It will probably come as news to many farmers and pure shock to others. But long-term no-till usually solves, rather than causes, soil compaction problems.
That's the bottom line of a recent five-year study examining no-till and soil compaction by University of Kentucky (UK) soil scientists.
“A lot of farmers have been concerned that, with tractors and other heavy loads, you get some compaction in no-till as in conventional till. But you never work it out with tillage, so it would build up in time,” notes Lloyd Murdock, UK soil scientist.
“From what we have found in our studies, that just isn't true,” the veteran no-till researcher adds. “The fact is, no-till soil is more resistant to compacting, and it rebounds more quickly than conventional-till if it does get compacted by heavy trafficking when it's wet.”
Why? First, no-till increases organic matter in soil dramatically, greatly increasing the number of earthworms that tunnel the soil. It also increases numerous other biological activity by organisms.
Soil structure improves because the system of soil pores improves. And those pores aren't destroyed by tillage. No-till soil becomes strong enough to reduce crushing, which translates to compaction. It's also firmer, enabling it to carry heavier equipment loads.
In the study, some treatments were severely compacted to a depth of 12"; others were left untouched. In compacted treatments that were tilled, soil was disked, removing compaction to a 6" depth. In no-till treatments, crops were planted into the severely compacted ground.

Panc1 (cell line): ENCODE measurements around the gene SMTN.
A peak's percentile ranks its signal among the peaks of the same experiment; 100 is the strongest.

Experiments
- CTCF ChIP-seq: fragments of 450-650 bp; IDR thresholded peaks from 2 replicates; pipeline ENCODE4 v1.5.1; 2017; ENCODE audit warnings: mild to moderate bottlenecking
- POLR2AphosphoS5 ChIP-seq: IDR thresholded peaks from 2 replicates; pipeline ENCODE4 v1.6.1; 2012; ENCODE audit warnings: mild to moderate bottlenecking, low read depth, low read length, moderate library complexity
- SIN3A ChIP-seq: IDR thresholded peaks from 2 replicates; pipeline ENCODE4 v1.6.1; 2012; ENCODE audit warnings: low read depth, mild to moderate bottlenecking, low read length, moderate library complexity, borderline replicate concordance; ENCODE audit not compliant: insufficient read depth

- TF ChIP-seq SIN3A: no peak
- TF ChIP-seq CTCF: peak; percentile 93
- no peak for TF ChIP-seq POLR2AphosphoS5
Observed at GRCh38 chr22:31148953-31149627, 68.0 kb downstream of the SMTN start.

Predictably, the first year was a disaster for no-till, with only a 2% yield of what it was in non-compacted areas. In the tilled treatments, yield was about 75% of the non-compacted area.
The second year, no-till areas recovered rapidly, yielding 80% of the non-compacted area. That jumped to about 90% the third year. It remained in the low 90% range the final two years of the study.
It took the tilled treatments until the third year to reach 80% and the fifth year to reach about 90%.
“Actually, the no-till recovered from the very severe compaction faster than where it had been tilled,” Murdock points out. “I imagine further recovery above the 90% level will be slow in both cases. But the facts are that no-till recovers from compaction faster than conventional till and resists compaction more effectively in the first place.”
That's no news to veteran no-tillers. Consider Richard Dickinson, who now farms with his son, Paul, near Guthrie, KY. He started working into no-till about 30 years ago.
“I can't say that I've noticed a compaction problem with no-till,” Dickinson says. “I believe that if you use continuous no-till on 100% of your ground, the soil structure will improve and take care of itself. That's what I've observed.”
Dickinson admits to cheating a bit some years back — he worked down corn stubble to sew winter wheat into in the fall. He then wised up and started no-tilling his wheat, too.
“Now, I believe we were shooting ourselves in the foot by working those corn stalks. Since we went 100% no-till, the soil benefits began to show up. By tilling those corn stalks, we were destroying much of what we built up with the no-till.”
Dickinson and Murdock both urge farmers new to no-till to be patient.
“It takes time for soil structure to improve with no-till. You may experience a bad first or second year,” Dickinson says, “but if you stick with it, you'll start to see the real benefits.”